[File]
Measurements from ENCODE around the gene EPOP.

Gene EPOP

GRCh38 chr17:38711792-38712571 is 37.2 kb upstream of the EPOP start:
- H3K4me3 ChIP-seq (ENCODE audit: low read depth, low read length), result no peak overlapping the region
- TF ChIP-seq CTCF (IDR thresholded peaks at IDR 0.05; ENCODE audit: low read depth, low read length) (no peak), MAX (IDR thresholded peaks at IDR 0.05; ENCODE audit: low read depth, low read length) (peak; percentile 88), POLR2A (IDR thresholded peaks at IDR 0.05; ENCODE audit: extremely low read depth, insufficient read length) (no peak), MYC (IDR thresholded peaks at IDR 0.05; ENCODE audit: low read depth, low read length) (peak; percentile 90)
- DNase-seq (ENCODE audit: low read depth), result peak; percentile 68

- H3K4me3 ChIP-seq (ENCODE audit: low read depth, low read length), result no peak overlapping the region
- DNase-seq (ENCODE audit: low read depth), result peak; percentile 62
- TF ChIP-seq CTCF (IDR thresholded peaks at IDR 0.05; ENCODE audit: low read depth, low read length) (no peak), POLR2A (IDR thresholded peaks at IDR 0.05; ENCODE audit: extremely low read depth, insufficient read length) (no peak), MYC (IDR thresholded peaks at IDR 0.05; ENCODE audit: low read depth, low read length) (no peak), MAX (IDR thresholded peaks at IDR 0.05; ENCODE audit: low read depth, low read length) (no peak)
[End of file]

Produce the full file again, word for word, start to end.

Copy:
Measurements from ENCODE around the gene EPOP.

Gene EPOP

GRCh38 chr17:38711792-38712571 is 37.2 kb upstream of the EPOP start:
- H3K4me3 ChIP-seq (ENCODE audit: low read depth, low read length), result no peak overlapping the region
- TF ChIP-seq CTCF (IDR thresholded peaks at IDR 0.05; ENCODE audit: low read depth, low read length) (no peak), MAX (IDR thresholded peaks at IDR 0.05; ENCODE audit: low read depth, low read length) (peak; percentile 88), POLR2A (IDR thresholded peaks at IDR 0.05; ENCODE audit: extremely low read depth, insufficient read length) (no peak), MYC (IDR thresholded peaks at IDR 0.05; ENCODE audit: low read depth, low read length) (peak; percentile 90)
- DNase-seq (ENCODE audit: low read depth), result peak; percentile 68

- H3K4me3 ChIP-seq (ENCODE audit: low read depth, low read length), result no peak overlapping the region
- DNase-seq (ENCODE audit: low read depth), result peak; percentile 62
- TF ChIP-seq CTCF (IDR thresholded peaks at IDR 0.05; ENCODE audit: low read depth, low read length) (no peak), POLR2A (IDR thresholded peaks at IDR 0.05; ENCODE audit: extremely low read depth, insufficient read length) (no peak), MYC (IDR thresholded peaks at IDR 0.05; ENCODE audit: low read depth, low read length) (no peak), MAX (IDR thresholded peaks at IDR 0.05; ENCODE audit: low read depth, low read length) (no peak)